Ingrid Thoft talks about DUPLICITY
Elise Cooper: Where did you get the idea for the story?
Ingrid Thoft: In the Seattle area there was a Church that imploded. Although the Covenant Rising Church was Evangelical what was put forth in the book could be applied to any religion. I wondered what happens to people when the cornerstone of their experience doesn’t turn out to be what they thought. I am fascinated with the idea of mega churches where it is about faith, but also is about money and power, especially those personalities that rise to the top who are very charismatic.
I also thought of what happened in Penn State. So many people chose not to do anything because of money, position, and power. It blows my mind how people got this information and chose to ignore it. They did their minimal duty and had the attitude of washing their hands from it. It was as if they did not want to upset the apple cart.
EC: You have a common thread between the religious community and family dynamics?
IT: The common thread is where lots of people knew things, but did nothing about it. I questioned ‘at what moment do people speak up and say something is wrong?’ The dynamics of power, status, and social interaction influence how people make difficult decisions. You cannot always believe with blind faith and look the other way. We must keep our moral compass and allow dissent. Should you subvert your critical thinking to fit in or subvert your judgment?
EC: In the book you discuss how women are treated inferior?
IT: One character typified how abusive women are treated. They are called liars, feel ashamed, and are many times humiliated. There are so many times when their loved ones do not believe and validate their experience. Within the Church the Pastor’s wife was told to bear children, her womanly function. It is obvious that people still don’t treat women as equals. In this story both the abuser and the male church leaders tried to overpower their victims. Fina does not like it when women are not heard or listened to.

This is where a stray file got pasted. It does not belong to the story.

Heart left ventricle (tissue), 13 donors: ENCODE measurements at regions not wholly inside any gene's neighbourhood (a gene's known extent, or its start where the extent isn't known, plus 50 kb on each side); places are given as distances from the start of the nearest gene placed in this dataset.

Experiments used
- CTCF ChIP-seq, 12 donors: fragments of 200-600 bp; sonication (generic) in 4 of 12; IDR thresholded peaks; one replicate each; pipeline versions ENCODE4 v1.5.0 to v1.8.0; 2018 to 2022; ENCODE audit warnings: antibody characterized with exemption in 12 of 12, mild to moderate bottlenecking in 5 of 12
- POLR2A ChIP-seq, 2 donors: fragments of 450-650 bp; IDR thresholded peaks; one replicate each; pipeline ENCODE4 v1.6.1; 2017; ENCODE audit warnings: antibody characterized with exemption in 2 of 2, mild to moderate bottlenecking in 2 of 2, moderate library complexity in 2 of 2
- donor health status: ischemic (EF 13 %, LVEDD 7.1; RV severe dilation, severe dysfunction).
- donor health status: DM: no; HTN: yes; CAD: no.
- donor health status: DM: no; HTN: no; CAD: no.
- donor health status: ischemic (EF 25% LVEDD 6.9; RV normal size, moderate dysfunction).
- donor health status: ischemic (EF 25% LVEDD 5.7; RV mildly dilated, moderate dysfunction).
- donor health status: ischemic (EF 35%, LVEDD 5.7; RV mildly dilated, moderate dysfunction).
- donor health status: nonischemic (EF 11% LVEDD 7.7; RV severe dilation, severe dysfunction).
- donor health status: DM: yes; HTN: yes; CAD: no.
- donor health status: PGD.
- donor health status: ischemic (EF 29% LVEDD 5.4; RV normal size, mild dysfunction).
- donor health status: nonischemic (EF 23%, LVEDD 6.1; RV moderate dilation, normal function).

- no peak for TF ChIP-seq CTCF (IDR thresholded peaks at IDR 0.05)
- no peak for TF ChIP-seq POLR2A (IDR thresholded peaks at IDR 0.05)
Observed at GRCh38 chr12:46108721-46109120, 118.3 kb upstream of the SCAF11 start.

EC: How would you describe Fina?
IT: She has a strong sense of right and wrong as well as pragmatic, sarcastic, and with a strong moral code who cares about people. She will go beyond the law to make sure the bad guys get their due. She does not feel it necessary to be married or have children. In many ways she is like a salmon swimming up stream.
EC: Is Fina your alter ego?
IT: Yes. She is my hidden identity. She says a lot of things I would not. I guess since I created her there are parts of me in her. She is definitely bolder and not as polite as myself. It is a lot of fun because I get to call things as I see them where in actual life I would not do it.
EC: If you live in Seattle why set it in Boston?
IT: I am from there and have a bunch of family that still lives there. It is fun for me to have my brain in Boston, while I am living in Seattle. It is a feeling of being on both coasts.
EC: What are your next projects?
IT: The TV option with ABC ran out. I am fine with that, because they wanted to change a lot. I would have had a difficult time with that. We are now exploring other options and shopping around. My next book, probably out next year, will be a standalone. It will have a lot of family dynamics. I enjoy thinking about how the moving parts work within a family, community, or organization. In the next Fina book the problems that arise within her life will play a large role.